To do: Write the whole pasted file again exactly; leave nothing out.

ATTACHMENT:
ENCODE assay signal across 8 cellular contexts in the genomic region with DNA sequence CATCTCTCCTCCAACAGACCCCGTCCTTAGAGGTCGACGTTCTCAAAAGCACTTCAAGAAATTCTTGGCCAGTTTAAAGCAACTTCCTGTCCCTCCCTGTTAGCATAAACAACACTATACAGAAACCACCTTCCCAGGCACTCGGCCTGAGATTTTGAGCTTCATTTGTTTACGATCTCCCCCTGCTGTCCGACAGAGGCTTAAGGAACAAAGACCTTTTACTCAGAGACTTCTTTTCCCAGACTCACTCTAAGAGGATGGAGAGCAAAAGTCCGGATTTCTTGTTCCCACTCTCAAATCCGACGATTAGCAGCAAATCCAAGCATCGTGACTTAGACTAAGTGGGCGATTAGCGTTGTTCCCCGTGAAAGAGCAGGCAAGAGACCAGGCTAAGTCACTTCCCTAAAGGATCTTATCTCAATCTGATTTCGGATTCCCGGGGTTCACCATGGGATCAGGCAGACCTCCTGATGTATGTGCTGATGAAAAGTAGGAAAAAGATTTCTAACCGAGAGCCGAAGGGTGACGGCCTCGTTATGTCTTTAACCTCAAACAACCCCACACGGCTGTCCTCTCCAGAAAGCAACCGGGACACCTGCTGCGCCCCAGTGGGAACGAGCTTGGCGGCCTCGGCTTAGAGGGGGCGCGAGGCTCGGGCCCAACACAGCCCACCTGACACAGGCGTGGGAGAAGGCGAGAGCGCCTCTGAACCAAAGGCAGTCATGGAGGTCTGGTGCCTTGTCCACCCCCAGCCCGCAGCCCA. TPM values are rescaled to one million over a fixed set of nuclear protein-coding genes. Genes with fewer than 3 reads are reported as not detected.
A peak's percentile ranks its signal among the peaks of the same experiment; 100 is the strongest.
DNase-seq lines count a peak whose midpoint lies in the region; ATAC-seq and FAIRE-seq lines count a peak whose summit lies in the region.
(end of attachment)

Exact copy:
ENCODE assay signal across 8 cellular contexts in the genomic region with DNA sequence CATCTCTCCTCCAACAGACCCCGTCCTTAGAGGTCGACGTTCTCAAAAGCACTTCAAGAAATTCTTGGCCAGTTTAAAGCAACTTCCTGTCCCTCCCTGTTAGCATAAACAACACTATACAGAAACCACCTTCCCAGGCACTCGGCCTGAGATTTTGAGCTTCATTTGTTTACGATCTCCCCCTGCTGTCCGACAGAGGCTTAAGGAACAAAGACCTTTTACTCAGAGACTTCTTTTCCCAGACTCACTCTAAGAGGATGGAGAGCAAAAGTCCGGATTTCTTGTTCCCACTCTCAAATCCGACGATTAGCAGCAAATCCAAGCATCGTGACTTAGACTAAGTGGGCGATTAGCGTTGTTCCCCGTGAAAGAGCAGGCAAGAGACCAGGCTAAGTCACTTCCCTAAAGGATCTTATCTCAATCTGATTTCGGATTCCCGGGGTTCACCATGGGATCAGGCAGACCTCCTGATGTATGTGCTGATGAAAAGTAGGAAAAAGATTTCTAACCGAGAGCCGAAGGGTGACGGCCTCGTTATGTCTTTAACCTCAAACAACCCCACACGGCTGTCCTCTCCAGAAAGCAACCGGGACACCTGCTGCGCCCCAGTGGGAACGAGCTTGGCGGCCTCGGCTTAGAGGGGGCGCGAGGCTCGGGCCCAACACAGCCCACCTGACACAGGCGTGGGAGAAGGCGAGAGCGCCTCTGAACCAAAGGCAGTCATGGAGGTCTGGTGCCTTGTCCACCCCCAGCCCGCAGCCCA. TPM values are rescaled to one million over a fixed set of nuclear protein-coding genes. Genes with fewer than 3 reads are reported as not detected.
A peak's percentile ranks its signal among the peaks of the same experiment; 100 is the strongest.
DNase-seq lines count a peak whose midpoint lies in the region; ATAC-seq and FAIRE-seq lines count a peak whose summit lies in the region.